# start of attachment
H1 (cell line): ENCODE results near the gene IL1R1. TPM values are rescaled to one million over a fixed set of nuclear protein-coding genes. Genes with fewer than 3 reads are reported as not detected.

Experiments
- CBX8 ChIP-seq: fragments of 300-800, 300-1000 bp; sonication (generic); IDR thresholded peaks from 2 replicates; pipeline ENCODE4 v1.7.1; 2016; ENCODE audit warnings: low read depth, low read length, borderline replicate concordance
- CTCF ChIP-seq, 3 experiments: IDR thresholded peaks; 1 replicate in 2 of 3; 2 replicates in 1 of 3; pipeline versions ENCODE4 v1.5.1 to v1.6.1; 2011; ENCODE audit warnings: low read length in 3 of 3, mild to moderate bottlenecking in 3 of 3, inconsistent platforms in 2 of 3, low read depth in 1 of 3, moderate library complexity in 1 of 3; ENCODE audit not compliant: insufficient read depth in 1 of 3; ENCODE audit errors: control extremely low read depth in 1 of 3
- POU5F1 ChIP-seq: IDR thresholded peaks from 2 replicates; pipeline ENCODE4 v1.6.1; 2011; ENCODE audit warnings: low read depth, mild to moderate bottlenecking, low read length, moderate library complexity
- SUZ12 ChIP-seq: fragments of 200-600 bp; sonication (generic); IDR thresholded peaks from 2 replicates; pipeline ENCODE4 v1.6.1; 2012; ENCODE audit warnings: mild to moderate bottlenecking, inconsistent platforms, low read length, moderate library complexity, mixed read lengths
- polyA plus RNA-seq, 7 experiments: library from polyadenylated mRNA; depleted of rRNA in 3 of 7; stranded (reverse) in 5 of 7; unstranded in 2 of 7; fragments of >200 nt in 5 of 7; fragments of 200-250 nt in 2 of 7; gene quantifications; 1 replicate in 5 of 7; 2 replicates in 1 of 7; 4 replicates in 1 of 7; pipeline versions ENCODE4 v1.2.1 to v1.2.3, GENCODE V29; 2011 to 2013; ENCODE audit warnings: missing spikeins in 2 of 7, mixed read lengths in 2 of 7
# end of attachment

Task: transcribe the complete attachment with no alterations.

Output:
H1 (cell line): ENCODE results near the gene IL1R1. TPM values are rescaled to one million over a fixed set of nuclear protein-coding genes. Genes with fewer than 3 reads are reported as not detected.

Experiments
- CBX8 ChIP-seq: fragments of 300-800, 300-1000 bp; sonication (generic); IDR thresholded peaks from 2 replicates; pipeline ENCODE4 v1.7.1; 2016; ENCODE audit warnings: low read depth, low read length, borderline replicate concordance
- CTCF ChIP-seq, 3 experiments: IDR thresholded peaks; 1 replicate in 2 of 3; 2 replicates in 1 of 3; pipeline versions ENCODE4 v1.5.1 to v1.6.1; 2011; ENCODE audit warnings: low read length in 3 of 3, mild to moderate bottlenecking in 3 of 3, inconsistent platforms in 2 of 3, low read depth in 1 of 3, moderate library complexity in 1 of 3; ENCODE audit not compliant: insufficient read depth in 1 of 3; ENCODE audit errors: control extremely low read depth in 1 of 3
- POU5F1 ChIP-seq: IDR thresholded peaks from 2 replicates; pipeline ENCODE4 v1.6.1; 2011; ENCODE audit warnings: low read depth, mild to moderate bottlenecking, low read length, moderate library complexity
- SUZ12 ChIP-seq: fragments of 200-600 bp; sonication (generic); IDR thresholded peaks from 2 replicates; pipeline ENCODE4 v1.6.1; 2012; ENCODE audit warnings: mild to moderate bottlenecking, inconsistent platforms, low read length, moderate library complexity, mixed read lengths
- polyA plus RNA-seq, 7 experiments: library from polyadenylated mRNA; depleted of rRNA in 3 of 7; stranded (reverse) in 5 of 7; unstranded in 2 of 7; fragments of >200 nt in 5 of 7; fragments of 200-250 nt in 2 of 7; gene quantifications; 1 replicate in 5 of 7; 2 replicates in 1 of 7; 4 replicates in 1 of 7; pipeline versions ENCODE4 v1.2.1 to v1.2.3, GENCODE V29; 2011 to 2013; ENCODE audit warnings: missing spikeins in 2 of 7, mixed read lengths in 2 of 7